For those just tuning in, Fisher does a good job summarizing why Hong Kongers have taken to the streets:
Today, the territory’s chief executive Leung Chun-ying asked Occupy Central to disband the demonstrators, casting the disorder as a threat to public safety, but the protest leaders are demanding a face-to-face meeting with Leung and threatening to occupy government buildings if the demand is not met. Christopher Beam takes the pulse of the protest movement going into this week:
The conventional wisdom after the Sunday night clashes was that the movement had lost momentum. But my conversations with protestors on Monday suggested the opposite. Many of the people I spoke with didn’t come out until after the police cracked down. Henry Wong, 19, a student at Chinese University of Hong Kong, decided to join after seeing a live broadcast of students fighting with police. “I’m here so I can sleep at night,” he told me. Michelle Chan, 18, also said she was galvanized by the use of force: “Police don’t have to be that cruel.” Tony Wong, 24, said he was skipping work to come to the protest. I asked if his boss would be upset. “I can get another job,” he said. “I can’t get another Hong Kong.”
Ishaan Tharoor looks ahead:
The protests appear to be growing. Wednesday and Thursday mark a national holiday in China, and many expect what takes place on those days to define the current unrest. If the sit-ins and demonstrations continue with the intensity they’ve already shown, there’s a chance that local security forces could crack down more violently than they have so far, including perhaps using rubber bullets. That sort of violent response could be a disaster for Hong Kong’s government, which would face mounting pressure from the territory’s voluble civil society and media.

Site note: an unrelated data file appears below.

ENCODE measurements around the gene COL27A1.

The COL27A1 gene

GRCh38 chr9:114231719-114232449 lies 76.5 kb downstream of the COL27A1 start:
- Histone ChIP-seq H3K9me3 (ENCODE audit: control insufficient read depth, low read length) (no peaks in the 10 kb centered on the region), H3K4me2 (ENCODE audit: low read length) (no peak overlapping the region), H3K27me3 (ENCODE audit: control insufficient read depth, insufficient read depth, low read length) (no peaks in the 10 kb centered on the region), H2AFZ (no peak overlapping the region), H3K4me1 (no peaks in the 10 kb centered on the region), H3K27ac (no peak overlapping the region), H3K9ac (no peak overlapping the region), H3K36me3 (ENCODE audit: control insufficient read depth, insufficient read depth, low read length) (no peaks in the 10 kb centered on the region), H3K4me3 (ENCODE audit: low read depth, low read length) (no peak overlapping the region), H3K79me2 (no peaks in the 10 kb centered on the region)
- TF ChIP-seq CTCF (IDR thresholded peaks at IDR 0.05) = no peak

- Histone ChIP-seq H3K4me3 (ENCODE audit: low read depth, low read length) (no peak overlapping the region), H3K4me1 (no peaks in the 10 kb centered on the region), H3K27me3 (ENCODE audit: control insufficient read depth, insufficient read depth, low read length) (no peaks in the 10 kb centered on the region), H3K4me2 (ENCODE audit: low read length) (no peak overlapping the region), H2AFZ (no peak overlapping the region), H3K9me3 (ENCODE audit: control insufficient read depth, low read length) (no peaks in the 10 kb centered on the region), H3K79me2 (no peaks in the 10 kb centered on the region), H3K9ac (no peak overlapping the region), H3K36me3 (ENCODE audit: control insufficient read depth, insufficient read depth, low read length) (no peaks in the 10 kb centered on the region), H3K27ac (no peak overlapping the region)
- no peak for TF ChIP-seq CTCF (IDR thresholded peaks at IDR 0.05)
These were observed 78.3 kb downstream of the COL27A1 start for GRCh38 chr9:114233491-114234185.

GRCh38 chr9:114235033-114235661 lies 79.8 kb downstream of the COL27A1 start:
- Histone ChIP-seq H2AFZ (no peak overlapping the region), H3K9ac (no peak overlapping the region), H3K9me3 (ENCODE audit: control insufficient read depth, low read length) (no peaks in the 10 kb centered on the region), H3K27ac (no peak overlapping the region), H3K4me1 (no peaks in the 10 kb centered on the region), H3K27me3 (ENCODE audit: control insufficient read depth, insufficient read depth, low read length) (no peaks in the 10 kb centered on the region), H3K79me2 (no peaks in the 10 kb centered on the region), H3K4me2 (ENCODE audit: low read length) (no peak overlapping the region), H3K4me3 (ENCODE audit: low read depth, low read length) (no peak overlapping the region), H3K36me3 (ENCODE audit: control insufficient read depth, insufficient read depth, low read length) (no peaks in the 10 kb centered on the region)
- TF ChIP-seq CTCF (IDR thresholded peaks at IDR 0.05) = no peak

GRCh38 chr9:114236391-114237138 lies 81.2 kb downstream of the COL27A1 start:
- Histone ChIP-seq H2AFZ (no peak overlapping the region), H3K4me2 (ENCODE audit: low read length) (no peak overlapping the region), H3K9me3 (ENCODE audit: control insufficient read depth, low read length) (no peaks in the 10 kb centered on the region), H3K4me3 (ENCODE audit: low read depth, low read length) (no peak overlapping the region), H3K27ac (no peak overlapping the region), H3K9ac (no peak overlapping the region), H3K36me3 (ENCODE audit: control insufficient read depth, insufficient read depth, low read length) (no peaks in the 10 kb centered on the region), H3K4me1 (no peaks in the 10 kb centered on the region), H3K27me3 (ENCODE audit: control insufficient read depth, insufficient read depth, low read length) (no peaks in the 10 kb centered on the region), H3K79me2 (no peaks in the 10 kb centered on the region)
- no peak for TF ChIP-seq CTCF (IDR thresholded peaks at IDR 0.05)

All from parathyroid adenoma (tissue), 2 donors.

Julian Snelder fears the worst:
Twenty five years ago, we saw what happened when a threatened Beijing is backed into an existential confrontation. Today, China is a country with a triumphal sense of infallibility. It is so resolute and confident of its sovereign power that it can deliberately taunt large neighbors like Vietnam and India as a matter of routine. Hong Kong is a mere flyspeck by comparison, and a domestic concern at that. Of course, this is not June 1989, and Hong Kong is not the capital. But the protesters need to realize what they’re dealing with here: a state that will use lethal force if it deems it necessary. Then there’ll be real tears.
Update from a reader on the ground:
Julian Snelder says, “But the protesters need to realize what they’re dealing with here: a state that will use lethal force if it deems it necessary. Then there’ll be real tears.” I’m in Hong Kong. I’ve been at the demos. My students are out there every day. Barring small children, there is not one person who is not vividly aware of this possibility. Julian Snelder, whoever he is, is a patronising git. What gives him the right to assume that courageous people are stupid instead?
Adam Taylor explains why the umbrella has become a symbol of the protests:
Protesters used whatever they could get their hands on for protection: Some images even show people using plastic wrapping to cover themselves. The use of the umbrellas as protection was striking, however, and media outlets picked up on it, dubbing it the “Umbrella Revolution.”…
Some protesters painted messages on top of their umbrellas, and artists began incorporating umbrellas into logos designed for Occupy Central. “I was inspired by seeing people defend themselves with domestic props,” Hong Kong artist Kacey Wong told the BBC. “The contrast was so marked. On the one side there was police brutality and on the other side there were these poor umbrellas.” According to the Associated Press, umbrellas are now being donated to replace those destroyed by the police.
Historian Jeffrey Wasserstrom feels that it’s “important to make space in our minds for partial victories”:
It’ll be very hard for the Communist Party to say “Okay, there will be open and free elections.” That’s unlikely to happen.
On the other hand, the protestors are calling, quite specifically, for the current chief executive of the territory to step down. That’s very thinkable: he would become a scapegoat for larger problems, but it would defuse some of the anger over the protests. And if even the person who replaced him had similar policy views, it would be a sign to that official that there would be a value in being more responsive to the people.
(Image from FP’s round up of viral Hong Kong graphics)